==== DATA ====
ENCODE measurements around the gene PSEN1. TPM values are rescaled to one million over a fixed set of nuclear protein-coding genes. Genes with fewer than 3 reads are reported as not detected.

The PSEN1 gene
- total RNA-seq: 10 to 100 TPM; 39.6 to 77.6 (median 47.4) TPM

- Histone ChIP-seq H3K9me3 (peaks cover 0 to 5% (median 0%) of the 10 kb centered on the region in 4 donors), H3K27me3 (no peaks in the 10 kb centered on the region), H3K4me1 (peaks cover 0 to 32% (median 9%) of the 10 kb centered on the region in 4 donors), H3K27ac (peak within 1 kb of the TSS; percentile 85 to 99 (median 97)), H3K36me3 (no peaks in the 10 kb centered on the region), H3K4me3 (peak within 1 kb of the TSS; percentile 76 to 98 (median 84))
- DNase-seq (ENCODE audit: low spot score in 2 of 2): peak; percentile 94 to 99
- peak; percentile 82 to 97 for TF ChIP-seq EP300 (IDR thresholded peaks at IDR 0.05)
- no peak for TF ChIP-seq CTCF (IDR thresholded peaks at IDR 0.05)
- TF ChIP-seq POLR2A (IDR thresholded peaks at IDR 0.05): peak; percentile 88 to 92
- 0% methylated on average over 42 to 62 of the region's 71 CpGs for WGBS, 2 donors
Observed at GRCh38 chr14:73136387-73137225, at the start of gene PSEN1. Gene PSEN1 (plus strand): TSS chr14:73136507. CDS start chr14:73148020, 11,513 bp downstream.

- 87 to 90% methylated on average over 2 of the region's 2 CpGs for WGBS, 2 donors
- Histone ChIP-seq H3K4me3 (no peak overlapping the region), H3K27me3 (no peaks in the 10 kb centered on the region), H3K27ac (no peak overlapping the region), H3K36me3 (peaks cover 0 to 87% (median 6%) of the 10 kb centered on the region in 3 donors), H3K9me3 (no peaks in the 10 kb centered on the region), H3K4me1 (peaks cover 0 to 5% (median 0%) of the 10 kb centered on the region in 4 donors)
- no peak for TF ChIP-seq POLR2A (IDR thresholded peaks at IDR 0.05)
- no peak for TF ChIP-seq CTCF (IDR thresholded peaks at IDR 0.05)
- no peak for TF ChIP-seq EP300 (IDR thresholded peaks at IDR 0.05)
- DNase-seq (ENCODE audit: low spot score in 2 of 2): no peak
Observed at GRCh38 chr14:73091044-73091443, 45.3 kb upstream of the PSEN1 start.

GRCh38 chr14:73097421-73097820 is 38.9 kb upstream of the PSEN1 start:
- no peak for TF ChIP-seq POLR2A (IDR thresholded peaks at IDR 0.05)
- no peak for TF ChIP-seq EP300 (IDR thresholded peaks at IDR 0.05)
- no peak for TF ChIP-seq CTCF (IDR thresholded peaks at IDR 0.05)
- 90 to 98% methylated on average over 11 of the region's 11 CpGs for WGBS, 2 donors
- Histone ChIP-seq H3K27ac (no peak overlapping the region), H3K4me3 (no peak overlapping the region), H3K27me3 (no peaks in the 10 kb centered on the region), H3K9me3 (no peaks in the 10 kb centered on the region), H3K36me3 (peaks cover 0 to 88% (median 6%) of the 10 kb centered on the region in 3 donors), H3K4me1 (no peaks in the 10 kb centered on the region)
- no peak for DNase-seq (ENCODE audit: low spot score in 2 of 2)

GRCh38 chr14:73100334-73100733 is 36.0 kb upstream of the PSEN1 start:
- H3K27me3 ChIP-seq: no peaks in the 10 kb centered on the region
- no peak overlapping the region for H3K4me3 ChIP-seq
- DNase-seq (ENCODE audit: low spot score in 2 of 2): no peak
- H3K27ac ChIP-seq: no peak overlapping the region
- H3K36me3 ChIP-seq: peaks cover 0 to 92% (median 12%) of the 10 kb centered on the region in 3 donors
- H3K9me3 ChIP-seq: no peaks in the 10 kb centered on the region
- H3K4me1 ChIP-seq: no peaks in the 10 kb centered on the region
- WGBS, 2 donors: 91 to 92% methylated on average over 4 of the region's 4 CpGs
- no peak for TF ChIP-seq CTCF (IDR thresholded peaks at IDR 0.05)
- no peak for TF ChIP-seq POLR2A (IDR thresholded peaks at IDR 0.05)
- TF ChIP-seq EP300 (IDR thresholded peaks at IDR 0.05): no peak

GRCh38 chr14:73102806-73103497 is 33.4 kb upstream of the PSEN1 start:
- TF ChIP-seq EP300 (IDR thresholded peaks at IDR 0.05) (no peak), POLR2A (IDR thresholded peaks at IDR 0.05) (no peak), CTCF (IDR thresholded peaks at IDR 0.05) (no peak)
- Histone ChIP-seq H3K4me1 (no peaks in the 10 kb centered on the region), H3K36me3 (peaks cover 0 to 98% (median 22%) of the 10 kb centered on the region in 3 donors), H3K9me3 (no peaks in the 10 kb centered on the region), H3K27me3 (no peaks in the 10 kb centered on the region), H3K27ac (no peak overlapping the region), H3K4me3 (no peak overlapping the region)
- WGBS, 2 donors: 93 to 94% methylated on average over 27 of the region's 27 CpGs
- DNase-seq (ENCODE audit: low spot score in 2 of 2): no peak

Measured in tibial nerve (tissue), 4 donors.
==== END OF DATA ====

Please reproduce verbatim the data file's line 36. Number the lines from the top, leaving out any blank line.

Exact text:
- TF ChIP-seq EP300 (IDR thresholded peaks at IDR 0.05): no peak